Multidrug resistance is probably the single greatest obstacle to successful systemic therapy of human cancer. We have reported that cyclosporin A (CsA) can overcome multidrug resistance and improve the efficacy of etoposide in a murine model of drug-sensitive leukemia. The combination of CsA and paclitaxel (PCL) was also significantly superior to either drug alone against murine P388 (sensitive) and L1210 (resistant) leukemia. Lung cancer cells provide an ideal model system to study this phenomenon because both de novo and acquired drug resistance occur. Standard chemotherapy for advanced lung cancer is poorly effective, and although PCL is one of the most active new agents for this disease, responses occur in only 20% of patients. In vitro, CsA significantly enhanced the efficacy of PCL against lung (Lu-CSF-1 and 3LL) and oropharyngeal (CSCC-20) cancer cell lines. The combination also produced an increase in expression of interleukin 1β, a cytokine known to inhibit the growth of Lu-CSF-1 cells. CsA alone had little or no antiproliferative activity in vitro and did not alter PCL transport. These results indicate that the activity of chemotherapy modulators may extend beyond mitigation of drug resistance to enhancement of therapeutic efficacy against drug-sensitive tumor cells in vitro and in vivo.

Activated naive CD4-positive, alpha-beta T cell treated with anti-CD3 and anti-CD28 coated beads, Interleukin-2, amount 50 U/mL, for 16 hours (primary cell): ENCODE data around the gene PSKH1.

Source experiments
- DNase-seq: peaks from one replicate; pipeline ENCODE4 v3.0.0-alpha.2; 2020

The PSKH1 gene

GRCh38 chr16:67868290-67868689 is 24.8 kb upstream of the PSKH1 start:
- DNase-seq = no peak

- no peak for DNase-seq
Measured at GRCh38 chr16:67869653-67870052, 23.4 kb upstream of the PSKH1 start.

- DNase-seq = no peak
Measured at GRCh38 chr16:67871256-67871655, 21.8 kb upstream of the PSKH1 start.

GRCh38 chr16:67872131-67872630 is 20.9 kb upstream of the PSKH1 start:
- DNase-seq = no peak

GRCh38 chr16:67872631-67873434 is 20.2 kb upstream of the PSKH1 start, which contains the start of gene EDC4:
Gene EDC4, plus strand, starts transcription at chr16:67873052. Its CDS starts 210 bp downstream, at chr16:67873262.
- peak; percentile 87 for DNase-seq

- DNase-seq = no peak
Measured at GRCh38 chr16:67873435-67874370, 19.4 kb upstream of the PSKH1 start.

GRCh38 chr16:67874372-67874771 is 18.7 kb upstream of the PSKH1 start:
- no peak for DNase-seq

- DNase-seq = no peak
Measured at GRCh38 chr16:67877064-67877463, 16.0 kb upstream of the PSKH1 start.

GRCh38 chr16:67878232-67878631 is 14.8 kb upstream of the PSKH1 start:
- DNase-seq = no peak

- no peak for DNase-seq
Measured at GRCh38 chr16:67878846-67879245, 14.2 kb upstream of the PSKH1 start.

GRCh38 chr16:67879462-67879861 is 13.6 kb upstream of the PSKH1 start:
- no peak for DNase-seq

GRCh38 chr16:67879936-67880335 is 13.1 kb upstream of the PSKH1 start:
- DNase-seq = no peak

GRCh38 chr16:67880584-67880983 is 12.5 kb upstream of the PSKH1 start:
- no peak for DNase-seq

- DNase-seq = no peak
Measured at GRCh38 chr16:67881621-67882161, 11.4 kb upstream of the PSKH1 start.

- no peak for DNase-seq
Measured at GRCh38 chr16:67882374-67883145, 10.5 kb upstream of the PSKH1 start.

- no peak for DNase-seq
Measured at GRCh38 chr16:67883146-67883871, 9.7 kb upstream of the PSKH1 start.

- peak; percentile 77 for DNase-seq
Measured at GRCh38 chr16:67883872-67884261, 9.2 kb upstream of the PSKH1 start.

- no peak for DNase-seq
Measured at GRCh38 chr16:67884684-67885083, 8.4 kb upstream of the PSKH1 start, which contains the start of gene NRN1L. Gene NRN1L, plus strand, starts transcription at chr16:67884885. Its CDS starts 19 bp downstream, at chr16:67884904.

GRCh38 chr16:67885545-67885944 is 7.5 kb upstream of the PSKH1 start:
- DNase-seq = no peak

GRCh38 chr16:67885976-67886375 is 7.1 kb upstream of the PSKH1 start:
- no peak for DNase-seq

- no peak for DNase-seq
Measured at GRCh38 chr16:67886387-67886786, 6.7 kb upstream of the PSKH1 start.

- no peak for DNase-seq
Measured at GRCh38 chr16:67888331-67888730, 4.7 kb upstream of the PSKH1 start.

|Original language||English (US)|
|Number of pages||6|
|Journal||Clinical Cancer Research|
|State||Published - 1997|
ASJC Scopus subject areas
- Cancer Research